CNBC released the criteria which the network will use when deciding the lineup of Republican candidates appearing on the primetime debate stage coming up on October 28. Unlike the two prior debates, CNBC has set a minimum of 3 percent in a selection of national polls to govern which candidates appear on the main stage. With mathematical rounding in place, a candidate with a 2.7% average, for example, would qualify as having 3 percent.


Report from Politico:

Rand Paul has a place on the GOP debate stage — for now.

But the debate rules announced Wednesday by CNBC could end up spelling disaster for the Kentucky senator and several other high-profile candidates — including Gov. Chris Christie and former Gov. Mike Huckabee.

All three would qualify for the all-important primetime debate if it were held today, but just barely — thanks to a rounding provision in the rules, Paul’s current polling average would meet the 3 percent threshold set by the cable network. The other two are slightly above the 3 percent cut-off.

Their positions are tenuous: Even the slightest fade in the polls over the next few weeks could remove them from the main 8 p.m. debate stage, sending a warning signal to donors and supporters about the vitality of their campaigns.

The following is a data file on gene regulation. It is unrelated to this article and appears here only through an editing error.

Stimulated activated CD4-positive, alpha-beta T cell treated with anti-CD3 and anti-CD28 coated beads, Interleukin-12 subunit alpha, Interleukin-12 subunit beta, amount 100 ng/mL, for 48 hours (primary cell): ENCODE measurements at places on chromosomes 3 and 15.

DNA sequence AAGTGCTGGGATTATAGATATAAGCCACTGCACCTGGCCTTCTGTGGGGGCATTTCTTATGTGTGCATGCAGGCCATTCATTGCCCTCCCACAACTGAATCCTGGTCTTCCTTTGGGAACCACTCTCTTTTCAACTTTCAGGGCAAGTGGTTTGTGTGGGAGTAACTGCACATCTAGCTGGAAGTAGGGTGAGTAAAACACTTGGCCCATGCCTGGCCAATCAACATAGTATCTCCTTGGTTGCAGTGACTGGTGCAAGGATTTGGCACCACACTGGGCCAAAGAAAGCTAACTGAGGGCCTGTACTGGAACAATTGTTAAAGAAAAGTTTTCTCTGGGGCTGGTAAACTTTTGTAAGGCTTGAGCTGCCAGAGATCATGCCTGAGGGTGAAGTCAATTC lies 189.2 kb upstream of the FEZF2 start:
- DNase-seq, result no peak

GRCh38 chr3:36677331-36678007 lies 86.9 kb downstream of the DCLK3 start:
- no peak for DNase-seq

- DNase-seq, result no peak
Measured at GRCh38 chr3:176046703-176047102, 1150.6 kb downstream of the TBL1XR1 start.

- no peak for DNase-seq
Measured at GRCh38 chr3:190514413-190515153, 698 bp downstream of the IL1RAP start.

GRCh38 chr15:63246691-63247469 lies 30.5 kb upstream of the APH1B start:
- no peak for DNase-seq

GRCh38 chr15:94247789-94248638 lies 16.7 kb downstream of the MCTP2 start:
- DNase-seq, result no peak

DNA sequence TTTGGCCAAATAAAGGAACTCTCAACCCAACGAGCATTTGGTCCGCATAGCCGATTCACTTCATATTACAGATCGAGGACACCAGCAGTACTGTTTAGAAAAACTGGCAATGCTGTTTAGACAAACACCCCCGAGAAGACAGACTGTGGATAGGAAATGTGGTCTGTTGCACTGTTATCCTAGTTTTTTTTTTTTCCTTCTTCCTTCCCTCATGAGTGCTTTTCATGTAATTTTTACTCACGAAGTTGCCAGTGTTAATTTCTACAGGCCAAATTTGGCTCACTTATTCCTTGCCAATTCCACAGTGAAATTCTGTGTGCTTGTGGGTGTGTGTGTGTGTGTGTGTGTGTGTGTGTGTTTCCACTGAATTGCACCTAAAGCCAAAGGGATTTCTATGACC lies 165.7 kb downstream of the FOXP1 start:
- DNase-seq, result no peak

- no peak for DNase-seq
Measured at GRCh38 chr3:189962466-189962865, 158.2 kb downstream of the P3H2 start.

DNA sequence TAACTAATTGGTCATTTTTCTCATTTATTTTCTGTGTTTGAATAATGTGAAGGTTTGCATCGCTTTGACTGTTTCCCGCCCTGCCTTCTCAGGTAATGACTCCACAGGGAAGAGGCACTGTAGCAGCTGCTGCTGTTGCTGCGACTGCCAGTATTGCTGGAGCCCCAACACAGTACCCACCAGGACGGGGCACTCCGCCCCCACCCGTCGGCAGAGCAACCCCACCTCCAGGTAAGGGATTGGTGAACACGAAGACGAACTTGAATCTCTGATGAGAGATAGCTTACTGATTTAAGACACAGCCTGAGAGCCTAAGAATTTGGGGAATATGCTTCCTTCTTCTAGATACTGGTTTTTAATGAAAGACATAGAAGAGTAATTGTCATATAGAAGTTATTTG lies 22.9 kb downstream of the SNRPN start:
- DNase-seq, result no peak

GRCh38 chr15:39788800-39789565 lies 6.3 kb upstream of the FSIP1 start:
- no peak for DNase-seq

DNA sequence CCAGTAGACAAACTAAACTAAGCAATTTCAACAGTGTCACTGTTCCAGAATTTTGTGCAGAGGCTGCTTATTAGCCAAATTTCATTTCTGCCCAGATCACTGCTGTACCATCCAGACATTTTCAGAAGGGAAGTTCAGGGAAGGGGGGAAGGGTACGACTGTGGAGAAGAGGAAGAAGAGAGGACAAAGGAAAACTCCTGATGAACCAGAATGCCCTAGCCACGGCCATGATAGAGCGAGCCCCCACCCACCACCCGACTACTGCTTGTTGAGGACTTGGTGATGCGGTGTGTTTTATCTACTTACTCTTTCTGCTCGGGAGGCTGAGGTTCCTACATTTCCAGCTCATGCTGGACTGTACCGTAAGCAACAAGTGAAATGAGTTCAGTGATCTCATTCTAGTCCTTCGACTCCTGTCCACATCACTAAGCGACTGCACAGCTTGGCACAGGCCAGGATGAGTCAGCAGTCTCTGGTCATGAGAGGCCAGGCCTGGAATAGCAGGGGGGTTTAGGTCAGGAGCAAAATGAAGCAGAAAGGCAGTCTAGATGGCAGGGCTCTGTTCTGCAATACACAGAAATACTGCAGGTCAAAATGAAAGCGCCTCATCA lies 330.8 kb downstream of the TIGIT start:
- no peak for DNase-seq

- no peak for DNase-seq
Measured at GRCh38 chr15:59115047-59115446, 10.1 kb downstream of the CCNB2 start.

Paul’s predicament isn’t the only repercussion of the newly-announced debate rules. By setting a floor of a 3 percent average in polls conducted by NBC, ABC, CBS, Fox, CNN and Bloomberg — released between Sept. 17 and Oct. 21 — CNBC will also be denying several other low-performing campaigns the oxygen of a nationally-televised primetime debate performance.

At this point, given current polling, the primetime broadcast would look like this with a total of ten candidates:

Trump, Carson, Fiorina, Rubio, Bush, Cruz, Kasich, Christie, Huckabee, Paul

However, if any of them fall below the 3 percent threshold, they’d be moved to the early debate happening at 6pm ET the same day:

Any candidate who has reached 1 percent in at least one of the polls recognized by CNBC is invited to participate in a 6 p.m. EDT undercard debate. According to current polls, that stage would feature Gov. Bobby Jindal, former Gov. George Pataki and former Sen. Rick Santorum. Sen. Lindsey Graham and former Gov. Jim Gilmore would need to notch at least 1 percent in any upcoming polls recognized by CNBC over the next three weeks in order to make the stage.

We won’t know who makes which stage until days before the debate when the polling is finalized. It’s very possible that with Walker’s exit, more candidates may drop over the next couple weeks which could help solidify some of the candidates on the main stage.

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